End of an Era: Last Space Shuttle Comes Home
The space shuttle passed into history Thursday, the words "wheels stop" crackling over the cockpit radio for the very last time.
In an almost anticlimactic end to the 30-year-old program, Atlantis and its four astronauts glided to a ghostly landing in near-darkness after one last visit to the International Space Station, completing the 135th and final shuttle flight.
It was a moment of both triumph and melancholy.
"I saw grown men and grown women crying today — tears of joy to be sure," said launch director Mike Leinbach. "Human emotions came out on the runway today, and you couldn't suppress them."
Now the spaceship and the two other surviving shuttles will become museum pieces, like the Mercury, Gemini and Apollo capsules and the Wright brothers' flying machine before them. NASA astronauts, a dwindling breed, will have to hitch rides to the space station aboard Russian Soyuz capsules for at least three to five years. And thousands more shuttle workers will lose their jobs, beginning with a round of layoffs on Friday.
The spaceship's return was witnessed at the Kennedy Space Center and Houston's Johnson Space Center by a relatively small crowd, mostly of NASA family and friends, compared with the 1 million who watched Atlantis lift off on July 8.
In Houston, flight director Tony Ceccacci, who presided over Atlantis' safe return, choked up while signing off from Mission Control for the final time.
"The work done in this room, in this building, will never again be duplicated," he told his team before the doors opened and the center filled with dozens of past and present flight controllers.
Shuttle commander Christopher Ferguson and his crew seized every opportunity to thank the thousands of workers who got them safely to and from orbit and guided them through the 13-day flight.
"After serving the world for over 30 years, the space shuttle's earned its place in history. And it's come to a final stop," he radioed after Atlantis touched down just before dawn.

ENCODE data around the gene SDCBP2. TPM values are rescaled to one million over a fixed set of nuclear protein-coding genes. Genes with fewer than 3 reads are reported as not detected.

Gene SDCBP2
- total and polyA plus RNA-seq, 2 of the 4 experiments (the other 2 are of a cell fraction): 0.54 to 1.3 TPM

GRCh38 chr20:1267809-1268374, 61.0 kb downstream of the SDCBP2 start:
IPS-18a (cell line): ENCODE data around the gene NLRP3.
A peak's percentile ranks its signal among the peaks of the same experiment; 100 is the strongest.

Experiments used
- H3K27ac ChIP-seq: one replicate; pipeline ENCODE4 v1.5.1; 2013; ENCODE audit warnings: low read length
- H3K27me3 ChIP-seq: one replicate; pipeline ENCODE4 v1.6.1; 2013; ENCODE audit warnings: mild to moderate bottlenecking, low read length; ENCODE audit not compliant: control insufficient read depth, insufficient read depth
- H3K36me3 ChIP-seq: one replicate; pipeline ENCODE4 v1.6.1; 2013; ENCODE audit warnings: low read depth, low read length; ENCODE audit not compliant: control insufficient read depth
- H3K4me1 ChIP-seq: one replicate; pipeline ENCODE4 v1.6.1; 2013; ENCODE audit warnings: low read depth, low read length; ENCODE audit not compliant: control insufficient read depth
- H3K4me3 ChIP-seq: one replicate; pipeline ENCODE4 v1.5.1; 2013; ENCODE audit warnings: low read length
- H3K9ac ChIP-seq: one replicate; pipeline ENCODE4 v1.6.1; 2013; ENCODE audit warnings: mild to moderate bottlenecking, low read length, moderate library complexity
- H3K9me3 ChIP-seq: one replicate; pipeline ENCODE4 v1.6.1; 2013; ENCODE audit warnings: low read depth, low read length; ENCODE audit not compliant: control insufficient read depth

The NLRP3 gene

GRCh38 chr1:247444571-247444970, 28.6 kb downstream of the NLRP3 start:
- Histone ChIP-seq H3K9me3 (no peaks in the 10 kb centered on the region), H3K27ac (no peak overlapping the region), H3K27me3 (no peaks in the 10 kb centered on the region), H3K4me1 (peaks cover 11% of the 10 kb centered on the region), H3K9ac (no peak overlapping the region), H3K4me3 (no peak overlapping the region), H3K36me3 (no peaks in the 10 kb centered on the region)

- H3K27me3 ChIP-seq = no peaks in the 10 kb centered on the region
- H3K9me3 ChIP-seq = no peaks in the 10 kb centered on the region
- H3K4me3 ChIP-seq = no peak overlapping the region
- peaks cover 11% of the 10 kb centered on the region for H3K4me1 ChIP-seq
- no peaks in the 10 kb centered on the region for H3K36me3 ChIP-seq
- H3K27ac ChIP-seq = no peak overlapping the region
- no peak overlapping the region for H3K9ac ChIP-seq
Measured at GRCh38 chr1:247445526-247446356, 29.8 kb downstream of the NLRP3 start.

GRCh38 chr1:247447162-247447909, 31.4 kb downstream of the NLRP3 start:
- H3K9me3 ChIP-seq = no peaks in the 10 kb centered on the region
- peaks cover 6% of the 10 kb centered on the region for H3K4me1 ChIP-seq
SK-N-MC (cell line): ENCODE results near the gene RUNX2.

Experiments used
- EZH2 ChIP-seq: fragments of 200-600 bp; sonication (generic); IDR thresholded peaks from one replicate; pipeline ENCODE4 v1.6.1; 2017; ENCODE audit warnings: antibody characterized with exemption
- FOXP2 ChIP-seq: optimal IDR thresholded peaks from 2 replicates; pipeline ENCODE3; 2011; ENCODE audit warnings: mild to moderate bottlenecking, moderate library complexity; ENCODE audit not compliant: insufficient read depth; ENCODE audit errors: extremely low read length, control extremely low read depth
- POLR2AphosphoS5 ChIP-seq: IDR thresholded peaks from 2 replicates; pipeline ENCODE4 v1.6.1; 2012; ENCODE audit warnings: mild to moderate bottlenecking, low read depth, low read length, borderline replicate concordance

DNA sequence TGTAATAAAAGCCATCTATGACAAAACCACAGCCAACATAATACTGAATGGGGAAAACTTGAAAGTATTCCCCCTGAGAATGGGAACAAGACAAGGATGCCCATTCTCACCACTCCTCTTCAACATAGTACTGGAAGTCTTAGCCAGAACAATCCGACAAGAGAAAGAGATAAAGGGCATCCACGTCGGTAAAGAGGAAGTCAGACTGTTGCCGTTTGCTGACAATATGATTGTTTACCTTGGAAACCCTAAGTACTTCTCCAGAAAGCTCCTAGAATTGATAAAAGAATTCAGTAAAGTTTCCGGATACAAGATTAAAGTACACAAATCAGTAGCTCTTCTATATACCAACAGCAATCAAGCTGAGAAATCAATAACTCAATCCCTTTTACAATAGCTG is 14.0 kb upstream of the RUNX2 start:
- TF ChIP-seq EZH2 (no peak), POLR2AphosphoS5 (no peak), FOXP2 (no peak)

"We copy your wheels stop," Mission Control replied. "Job well done, America."
NASA is getting out of the business of sending cargo and astronauts to the space station, outsourcing the job to private companies.
The first privately operated supply run is expected later this year. But it will be an unmanned flight. It could be several years before private companies fly astronauts to the space station, which is expected to carry on for at least another decade. In the meantime, NASA will rely on the Russians for rides.
The longer-term future for American space exploration is hazy, a huge concern for many at NASA. President Barack Obama has set a goal of sending astronauts to an asteroid by 2025 and Mars in the mid-2030s. But the space agency has yet to even settle on a rocket design.
The shuttle was NASA's longest-running space exploration program, making its inaugural flight in 1981.
Shuttles launched the Hubble Space Telescope and fixed its blurry vision; built the space station, the world's largest orbiting structure; and opened the final frontier to women, minorities, schoolteachers, even a prince. The first American to orbit the Earth, John Glenn, became the oldest person ever in space, thanks to the shuttle. He was 77 at the time; he turned 90 this week.
Two of the five shuttles — Challenger and Columbia — were destroyed, one at launch, the other during the ride home. Fourteen lives were lost.
Altogether, the shuttle fleet flew 542 million miles, circled Earth 21,152 times, carried 355 people from 16 countries and spent a combined 1,333 days in space — nearly four years.
The decision to retire the shuttle and focus on venturing farther into space was made seven years ago under President George W. Bush.